“Legna” is angel spelled backwards. This is a story about two children, born the very same day in the same hospital to different families, growing up as best friends when one day something extraordinary occurs. They are both young girls, playing all the time together, and become inseparable. Rose, is rich, but as we learn is poor in personal empathy; whereas Tamara is poor, but richer in personal human kindness and spirit. In Boma Akainy’s illustrated children’s book titled Angel Legna, the plight of these two girls are brought together in a children’s story teaching how they react to meeting a sorrowful character of physical disproportion, grotesque, homelessness and hungry. A “test,” if you will, is brought to these girls from God in order to have each of the girls determine their own true depth of love and understanding; each girl has to make a decision which will decide their future for their eternal souls.
One day, when the girls were eleven, they meet Legna on their way to school. Legna is a malnourished, slight and awkward child, wearing only a loincloth and begging for food, saying only, “Hungry, food.” Rose teases him, and has a snobbish attitude whereas Tamara is kind to him, and offers him some of her sandwich. The next day they see Legna again and the dichotomy of reactions between the girls becomes even more highlighted. Rose not only shuns Legna but also teases Tamara for being kind to him, as Tamara offers to bring Legna into a market and buy food for him. These character traits – Rose’s teasing and Tamara’s benign kindness - becomes the basis for the lessons portrayed in this book. Boma Akainy uses her story, along with striking illustrations, to exemplify Biblical justice. Essentially she portrays how all souls start with equality and having the freedom of choice, but it is how they use these choices which foreshadow each of our own destinies.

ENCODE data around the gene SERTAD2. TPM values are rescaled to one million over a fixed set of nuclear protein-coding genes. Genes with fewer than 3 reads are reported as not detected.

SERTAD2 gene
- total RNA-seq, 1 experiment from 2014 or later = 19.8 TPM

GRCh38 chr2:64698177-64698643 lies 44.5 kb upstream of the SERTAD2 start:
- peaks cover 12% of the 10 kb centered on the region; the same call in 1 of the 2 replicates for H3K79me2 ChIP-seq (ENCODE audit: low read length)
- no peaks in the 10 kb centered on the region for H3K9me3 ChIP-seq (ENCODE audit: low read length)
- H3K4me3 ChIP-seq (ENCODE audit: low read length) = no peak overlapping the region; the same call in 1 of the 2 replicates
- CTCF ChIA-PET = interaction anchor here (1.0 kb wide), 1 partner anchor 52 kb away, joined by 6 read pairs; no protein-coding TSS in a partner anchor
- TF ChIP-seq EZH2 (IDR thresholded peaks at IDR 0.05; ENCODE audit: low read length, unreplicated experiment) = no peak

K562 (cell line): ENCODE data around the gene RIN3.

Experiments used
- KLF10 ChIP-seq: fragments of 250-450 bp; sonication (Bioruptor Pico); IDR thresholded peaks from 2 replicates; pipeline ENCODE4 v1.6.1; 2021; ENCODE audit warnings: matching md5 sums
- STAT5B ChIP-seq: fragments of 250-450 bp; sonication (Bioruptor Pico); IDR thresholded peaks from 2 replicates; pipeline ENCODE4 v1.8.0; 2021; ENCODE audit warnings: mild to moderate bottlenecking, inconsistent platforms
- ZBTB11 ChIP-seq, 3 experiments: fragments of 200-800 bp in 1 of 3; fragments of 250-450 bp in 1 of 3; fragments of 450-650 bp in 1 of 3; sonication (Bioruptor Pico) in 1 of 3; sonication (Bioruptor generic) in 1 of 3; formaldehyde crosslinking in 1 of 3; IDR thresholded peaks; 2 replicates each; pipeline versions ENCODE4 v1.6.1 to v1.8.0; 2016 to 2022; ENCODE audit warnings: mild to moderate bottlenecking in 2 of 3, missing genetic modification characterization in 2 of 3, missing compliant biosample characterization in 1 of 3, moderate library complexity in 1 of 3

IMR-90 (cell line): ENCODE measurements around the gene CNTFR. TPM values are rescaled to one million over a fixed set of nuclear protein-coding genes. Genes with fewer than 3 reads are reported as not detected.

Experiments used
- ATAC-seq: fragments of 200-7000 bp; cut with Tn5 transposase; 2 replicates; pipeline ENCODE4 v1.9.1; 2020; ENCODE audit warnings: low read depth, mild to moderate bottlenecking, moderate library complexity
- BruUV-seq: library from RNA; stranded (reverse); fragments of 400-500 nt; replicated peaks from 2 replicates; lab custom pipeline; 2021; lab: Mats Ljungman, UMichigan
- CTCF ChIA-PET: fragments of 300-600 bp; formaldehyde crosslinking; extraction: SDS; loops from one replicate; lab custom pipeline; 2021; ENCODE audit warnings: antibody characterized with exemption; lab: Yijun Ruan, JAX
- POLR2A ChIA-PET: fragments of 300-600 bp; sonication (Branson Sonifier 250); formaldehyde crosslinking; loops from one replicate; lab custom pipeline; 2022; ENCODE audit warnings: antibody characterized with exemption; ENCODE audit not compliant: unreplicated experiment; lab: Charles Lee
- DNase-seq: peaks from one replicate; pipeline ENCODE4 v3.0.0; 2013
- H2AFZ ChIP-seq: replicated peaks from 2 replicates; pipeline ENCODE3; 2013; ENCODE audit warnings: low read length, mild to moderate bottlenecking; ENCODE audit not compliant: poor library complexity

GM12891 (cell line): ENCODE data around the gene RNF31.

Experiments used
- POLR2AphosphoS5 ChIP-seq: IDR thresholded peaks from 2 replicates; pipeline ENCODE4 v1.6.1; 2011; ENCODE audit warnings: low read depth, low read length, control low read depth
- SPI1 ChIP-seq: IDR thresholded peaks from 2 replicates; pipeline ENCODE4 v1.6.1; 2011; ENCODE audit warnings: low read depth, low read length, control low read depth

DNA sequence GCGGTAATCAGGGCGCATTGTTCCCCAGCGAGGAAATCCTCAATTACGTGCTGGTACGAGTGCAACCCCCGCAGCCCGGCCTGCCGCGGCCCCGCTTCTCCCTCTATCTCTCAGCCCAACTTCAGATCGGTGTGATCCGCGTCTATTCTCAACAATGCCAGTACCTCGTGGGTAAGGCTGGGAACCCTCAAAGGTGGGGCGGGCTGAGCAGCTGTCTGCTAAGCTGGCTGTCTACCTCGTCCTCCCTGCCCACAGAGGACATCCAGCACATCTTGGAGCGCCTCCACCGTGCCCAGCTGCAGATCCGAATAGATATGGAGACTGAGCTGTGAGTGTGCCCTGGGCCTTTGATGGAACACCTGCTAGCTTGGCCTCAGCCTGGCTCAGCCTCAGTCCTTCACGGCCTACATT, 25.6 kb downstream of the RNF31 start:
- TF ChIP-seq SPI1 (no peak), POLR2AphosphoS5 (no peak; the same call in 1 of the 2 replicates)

"Angel Legna" is a powerful children’s story. Much unlike something Dr. Seuss or other nursery books portray, Boma Akainy hits hard with an unforgettable lesson. It is best suited for children a bit older than pre-school. It’s not a “happy lesson” but an important one; whereas Rose becomes destined to a year of service as an angel to others, in a form of punishment for her uncompassionate behavior, as Tamara is blessed with blissful splendor being rewarded for her empathy. This book has an interracial message combined with moral fortitude, and is very well suited for contemporary school and personal libraries. It is the type of message that haunts the minds of all that read it, and perhaps will make this world a better place, one person at a time.